Taft is not going to be opening its Community Correctional Facility with inmates from Los Angeles County, at least not anytime soon.
The L.A. County Board of Supervisors on Tuesday for the fourth time tabled action on a five-year, $75 million contract that would have sent inmates to Taft's empty CCF.
This time, instead of being delayed for a week, or two weeks, or three weeks, it was delayed for three months, until Jan. 21, 2013.
The city hoped to have the CCF up, and fully staffed with more than 500 inmates in it by now,
The city and L.A. County came to a tentative agreement on a contract in mid-August.
The Taft City Council approved it a few days later, but the L.A. County Board of Supervisors have rebuffed the city each time it appeared on the agenda.
The city's frustration at the repeated delays has been growing, and now Mayor Randy Miller and City Councilman Orchel Krier, both said they want to start looking for other counties to deal with.
Riverside County has been one possible client.
"We've got to be more aggressive marketing it," Miller said Wednesday morning.
Krier said Wednesday morning he is going to seek a special meeting or an an agenda item to the next council meeting to discuss bargaining with other counties.
"We've got to start aggressively pursuing Riverside and other counties," Krier said.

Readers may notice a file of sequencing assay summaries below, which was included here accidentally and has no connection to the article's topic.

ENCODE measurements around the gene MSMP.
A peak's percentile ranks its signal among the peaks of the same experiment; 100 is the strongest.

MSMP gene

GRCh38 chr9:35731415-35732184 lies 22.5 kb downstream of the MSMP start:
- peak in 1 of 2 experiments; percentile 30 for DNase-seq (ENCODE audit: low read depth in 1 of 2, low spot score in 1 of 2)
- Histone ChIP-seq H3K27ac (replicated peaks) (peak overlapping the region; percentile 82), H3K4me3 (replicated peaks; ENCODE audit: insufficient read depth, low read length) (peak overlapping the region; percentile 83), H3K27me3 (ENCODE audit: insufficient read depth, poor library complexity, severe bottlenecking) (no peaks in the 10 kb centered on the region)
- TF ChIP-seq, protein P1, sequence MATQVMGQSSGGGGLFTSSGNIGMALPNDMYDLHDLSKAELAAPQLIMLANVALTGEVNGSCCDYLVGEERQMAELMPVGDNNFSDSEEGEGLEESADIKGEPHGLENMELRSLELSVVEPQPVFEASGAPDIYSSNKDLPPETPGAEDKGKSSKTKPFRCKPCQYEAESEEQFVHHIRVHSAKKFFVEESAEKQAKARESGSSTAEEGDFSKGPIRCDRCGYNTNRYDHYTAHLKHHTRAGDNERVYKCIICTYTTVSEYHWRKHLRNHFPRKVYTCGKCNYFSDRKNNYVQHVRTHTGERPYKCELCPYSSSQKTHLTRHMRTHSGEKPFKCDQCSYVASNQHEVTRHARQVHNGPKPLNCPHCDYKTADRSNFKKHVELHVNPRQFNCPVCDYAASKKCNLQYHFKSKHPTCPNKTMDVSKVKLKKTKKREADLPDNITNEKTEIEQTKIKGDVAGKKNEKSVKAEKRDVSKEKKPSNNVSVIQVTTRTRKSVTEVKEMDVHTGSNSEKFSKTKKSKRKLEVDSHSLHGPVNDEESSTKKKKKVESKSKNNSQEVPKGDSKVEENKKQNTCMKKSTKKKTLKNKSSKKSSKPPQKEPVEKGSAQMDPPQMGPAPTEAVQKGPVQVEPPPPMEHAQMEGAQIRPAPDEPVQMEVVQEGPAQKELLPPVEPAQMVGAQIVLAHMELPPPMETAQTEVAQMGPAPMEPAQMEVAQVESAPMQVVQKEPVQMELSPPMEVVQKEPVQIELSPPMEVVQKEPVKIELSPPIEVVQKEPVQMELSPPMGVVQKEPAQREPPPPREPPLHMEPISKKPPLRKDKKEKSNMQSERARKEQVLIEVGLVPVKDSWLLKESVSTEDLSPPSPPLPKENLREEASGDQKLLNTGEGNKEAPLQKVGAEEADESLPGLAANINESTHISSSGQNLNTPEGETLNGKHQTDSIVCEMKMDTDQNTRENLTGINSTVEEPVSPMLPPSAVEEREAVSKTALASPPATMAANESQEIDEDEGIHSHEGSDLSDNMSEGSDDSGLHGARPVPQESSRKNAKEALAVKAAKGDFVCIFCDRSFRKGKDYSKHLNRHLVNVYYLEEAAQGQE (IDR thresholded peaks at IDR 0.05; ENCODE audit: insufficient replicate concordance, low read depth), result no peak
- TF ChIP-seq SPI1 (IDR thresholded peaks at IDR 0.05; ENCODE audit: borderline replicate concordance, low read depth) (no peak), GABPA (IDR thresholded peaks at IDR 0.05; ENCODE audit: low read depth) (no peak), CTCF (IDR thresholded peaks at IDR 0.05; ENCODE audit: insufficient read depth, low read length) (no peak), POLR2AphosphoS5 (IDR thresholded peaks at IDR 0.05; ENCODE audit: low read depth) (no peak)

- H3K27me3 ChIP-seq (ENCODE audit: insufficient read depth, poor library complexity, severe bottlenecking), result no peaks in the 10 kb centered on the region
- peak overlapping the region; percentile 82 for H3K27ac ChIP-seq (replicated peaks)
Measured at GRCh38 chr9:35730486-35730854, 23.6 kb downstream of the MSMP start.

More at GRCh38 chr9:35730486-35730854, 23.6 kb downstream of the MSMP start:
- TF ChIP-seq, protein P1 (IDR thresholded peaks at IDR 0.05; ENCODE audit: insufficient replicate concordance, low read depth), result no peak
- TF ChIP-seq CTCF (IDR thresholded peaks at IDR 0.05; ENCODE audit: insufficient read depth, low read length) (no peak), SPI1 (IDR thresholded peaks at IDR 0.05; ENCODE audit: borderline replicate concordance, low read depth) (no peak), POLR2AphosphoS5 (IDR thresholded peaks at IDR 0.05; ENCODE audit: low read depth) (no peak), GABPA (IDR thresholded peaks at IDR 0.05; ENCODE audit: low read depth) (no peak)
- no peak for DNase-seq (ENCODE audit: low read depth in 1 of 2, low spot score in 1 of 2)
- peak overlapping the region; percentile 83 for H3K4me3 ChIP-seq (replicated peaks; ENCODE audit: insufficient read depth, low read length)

Several possible reasons have been given for L.A. County's reluctance to sign the contract when they are faced with overloaded county jails, but one major stumbling block may be the uncertainty over whether or not the state is going to come through with funding that is supposed to go to counties to help with the costs of taking on additional prisoners.
Assembly Bill 109, passed a year ago by the California Legislature, reduces the state prison population by diverting non-violent inmates to county jails to serve their sentences. The state has promised to provide funding to help with the additional costs, but it has not come yet.
Assemblymember Shannon Grove said she is doubtful that money will be forthcoming.
AB 109 resulted in the closure of Taft's CCF and several others,
That put about 50 people out of work and is costing the city hundreds of thousands of dollars per year in general fund revenue.
The loss of that money threatens to have dire consequences on city finances and the city's ability to provide services at the level it currently does.
"We've got to get that facility open or we could have some real devastating cuts," Miller said.
Taft still doesn't have a budget for the 2012-13 fiscal year and it is operating under a continuing resolution.